When the two finally clash again, the battle is underwhelming and broken up by the cops, as neither participant can stand to waste what little magic they have. Adding further insult to injury, Emi finds that Sadao just doesn’t seem to want to fight anymore. Content with his new life, Sadao just wishes to be left alone and I enjoy that aspect of his personality. Emi is constantly reminded of his atrocities. She sees the man who murdered her father, but Satan is now Sadao and distances himself from this previous life. I kind of wish that The Devil is a Part-Timer! did more with this, as I find it compelling that Sadao doesn’t seem to feel any remorse for his warfaring past.
One of the overarching questions is whether Emi is right to suspect that Sadao might return to Ente Isla or turn evil on Earth, or if she will grow to accept that he may have changed. Regrettably, this remains technically unresolved by the end of the final episode, with both the light novel and manga being ongoing.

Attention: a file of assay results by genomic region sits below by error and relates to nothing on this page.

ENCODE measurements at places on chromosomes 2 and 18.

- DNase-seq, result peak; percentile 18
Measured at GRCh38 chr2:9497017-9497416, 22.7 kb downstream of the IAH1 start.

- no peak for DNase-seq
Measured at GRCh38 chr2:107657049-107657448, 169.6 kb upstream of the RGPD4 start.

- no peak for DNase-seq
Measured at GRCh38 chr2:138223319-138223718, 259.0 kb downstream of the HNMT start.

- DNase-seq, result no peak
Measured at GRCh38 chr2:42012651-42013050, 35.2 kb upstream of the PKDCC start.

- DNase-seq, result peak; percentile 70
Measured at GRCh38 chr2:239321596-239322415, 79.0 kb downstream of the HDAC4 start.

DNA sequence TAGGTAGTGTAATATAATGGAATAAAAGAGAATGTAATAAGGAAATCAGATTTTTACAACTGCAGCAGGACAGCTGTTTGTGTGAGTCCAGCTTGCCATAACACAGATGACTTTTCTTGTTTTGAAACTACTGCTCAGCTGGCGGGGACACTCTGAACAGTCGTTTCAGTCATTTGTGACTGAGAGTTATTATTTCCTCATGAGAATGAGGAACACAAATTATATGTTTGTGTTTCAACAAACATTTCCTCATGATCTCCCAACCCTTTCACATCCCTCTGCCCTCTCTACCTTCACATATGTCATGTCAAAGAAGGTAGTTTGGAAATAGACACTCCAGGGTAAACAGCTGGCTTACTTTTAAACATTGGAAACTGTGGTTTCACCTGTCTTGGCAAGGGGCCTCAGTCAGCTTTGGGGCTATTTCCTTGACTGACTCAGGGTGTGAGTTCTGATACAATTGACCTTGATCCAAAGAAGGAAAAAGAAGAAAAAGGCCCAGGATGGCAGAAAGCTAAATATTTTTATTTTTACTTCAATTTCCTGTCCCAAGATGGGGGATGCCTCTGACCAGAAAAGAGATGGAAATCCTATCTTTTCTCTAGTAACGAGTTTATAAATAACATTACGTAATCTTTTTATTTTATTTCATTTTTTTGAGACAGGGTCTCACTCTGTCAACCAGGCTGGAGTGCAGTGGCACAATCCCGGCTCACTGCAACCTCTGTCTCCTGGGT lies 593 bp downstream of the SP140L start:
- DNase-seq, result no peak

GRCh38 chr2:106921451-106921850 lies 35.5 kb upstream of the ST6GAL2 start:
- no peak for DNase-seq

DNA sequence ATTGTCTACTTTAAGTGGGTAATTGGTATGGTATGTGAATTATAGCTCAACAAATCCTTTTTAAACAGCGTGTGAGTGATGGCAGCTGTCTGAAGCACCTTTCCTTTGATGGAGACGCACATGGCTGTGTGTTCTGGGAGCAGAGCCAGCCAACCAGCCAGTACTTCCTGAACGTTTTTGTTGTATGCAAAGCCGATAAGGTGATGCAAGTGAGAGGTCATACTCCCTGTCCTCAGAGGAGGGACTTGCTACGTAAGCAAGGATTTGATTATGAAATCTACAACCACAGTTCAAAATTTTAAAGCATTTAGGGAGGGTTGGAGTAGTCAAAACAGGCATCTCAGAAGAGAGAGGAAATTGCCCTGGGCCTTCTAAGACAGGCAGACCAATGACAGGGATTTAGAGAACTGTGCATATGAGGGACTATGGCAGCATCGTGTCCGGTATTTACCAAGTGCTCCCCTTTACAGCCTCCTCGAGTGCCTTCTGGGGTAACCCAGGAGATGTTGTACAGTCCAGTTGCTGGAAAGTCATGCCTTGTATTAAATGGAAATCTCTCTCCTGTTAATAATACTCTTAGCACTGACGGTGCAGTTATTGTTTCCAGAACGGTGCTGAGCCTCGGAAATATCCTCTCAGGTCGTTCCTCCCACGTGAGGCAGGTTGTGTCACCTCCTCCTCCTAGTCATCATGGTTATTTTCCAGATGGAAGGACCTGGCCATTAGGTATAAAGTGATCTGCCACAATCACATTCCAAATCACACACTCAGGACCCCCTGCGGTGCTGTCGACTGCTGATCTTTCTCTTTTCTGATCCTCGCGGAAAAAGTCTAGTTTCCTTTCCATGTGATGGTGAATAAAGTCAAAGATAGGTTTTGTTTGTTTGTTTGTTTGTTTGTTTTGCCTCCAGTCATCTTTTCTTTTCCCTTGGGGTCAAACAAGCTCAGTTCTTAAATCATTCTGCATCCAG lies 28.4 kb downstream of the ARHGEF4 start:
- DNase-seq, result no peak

#4 The best of angry
The character design behind the show is already very appealing, with each of the main characters having a very distinctive look to them. In particular, I really enjoyed the handsome design behind Alciel/Ashina. However, regardless of the characters, one thing The Devil is a Part-Timer! does particularly well is handle anger.
All the characters are very expressive, but the expressions for when characters are angry are unlike anything I have seen in other shows. And with the frustrating situations caused by the weirdos who make up the main cast, often that anger is very much justified. It’s a very specific thing to do well, but it helps set the show apart and was good for many laughs.